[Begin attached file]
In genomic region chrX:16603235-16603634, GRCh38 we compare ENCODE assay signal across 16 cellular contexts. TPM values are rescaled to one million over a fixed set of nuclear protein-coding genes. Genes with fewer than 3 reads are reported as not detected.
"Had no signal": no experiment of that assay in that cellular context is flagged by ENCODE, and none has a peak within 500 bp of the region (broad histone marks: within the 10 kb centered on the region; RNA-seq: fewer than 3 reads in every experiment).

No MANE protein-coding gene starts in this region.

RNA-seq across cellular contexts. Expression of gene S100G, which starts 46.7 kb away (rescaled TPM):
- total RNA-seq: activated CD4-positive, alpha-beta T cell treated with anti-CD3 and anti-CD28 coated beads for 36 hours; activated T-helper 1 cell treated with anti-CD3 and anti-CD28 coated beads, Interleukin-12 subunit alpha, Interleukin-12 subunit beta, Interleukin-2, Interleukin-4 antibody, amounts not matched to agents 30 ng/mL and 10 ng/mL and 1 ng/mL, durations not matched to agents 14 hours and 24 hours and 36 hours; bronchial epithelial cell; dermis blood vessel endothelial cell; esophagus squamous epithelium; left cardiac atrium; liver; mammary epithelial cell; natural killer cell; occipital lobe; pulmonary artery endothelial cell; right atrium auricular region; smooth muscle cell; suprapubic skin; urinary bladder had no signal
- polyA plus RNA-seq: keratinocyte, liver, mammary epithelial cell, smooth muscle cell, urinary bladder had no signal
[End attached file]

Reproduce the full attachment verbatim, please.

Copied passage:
In genomic region chrX:16603235-16603634, GRCh38 we compare ENCODE assay signal across 16 cellular contexts. TPM values are rescaled to one million over a fixed set of nuclear protein-coding genes. Genes with fewer than 3 reads are reported as not detected.
"Had no signal": no experiment of that assay in that cellular context is flagged by ENCODE, and none has a peak within 500 bp of the region (broad histone marks: within the 10 kb centered on the region; RNA-seq: fewer than 3 reads in every experiment).

No MANE protein-coding gene starts in this region.

RNA-seq across cellular contexts. Expression of gene S100G, which starts 46.7 kb away (rescaled TPM):
- total RNA-seq: activated CD4-positive, alpha-beta T cell treated with anti-CD3 and anti-CD28 coated beads for 36 hours; activated T-helper 1 cell treated with anti-CD3 and anti-CD28 coated beads, Interleukin-12 subunit alpha, Interleukin-12 subunit beta, Interleukin-2, Interleukin-4 antibody, amounts not matched to agents 30 ng/mL and 10 ng/mL and 1 ng/mL, durations not matched to agents 14 hours and 24 hours and 36 hours; bronchial epithelial cell; dermis blood vessel endothelial cell; esophagus squamous epithelium; left cardiac atrium; liver; mammary epithelial cell; natural killer cell; occipital lobe; pulmonary artery endothelial cell; right atrium auricular region; smooth muscle cell; suprapubic skin; urinary bladder had no signal
- polyA plus RNA-seq: keratinocyte, liver, mammary epithelial cell, smooth muscle cell, urinary bladder had no signal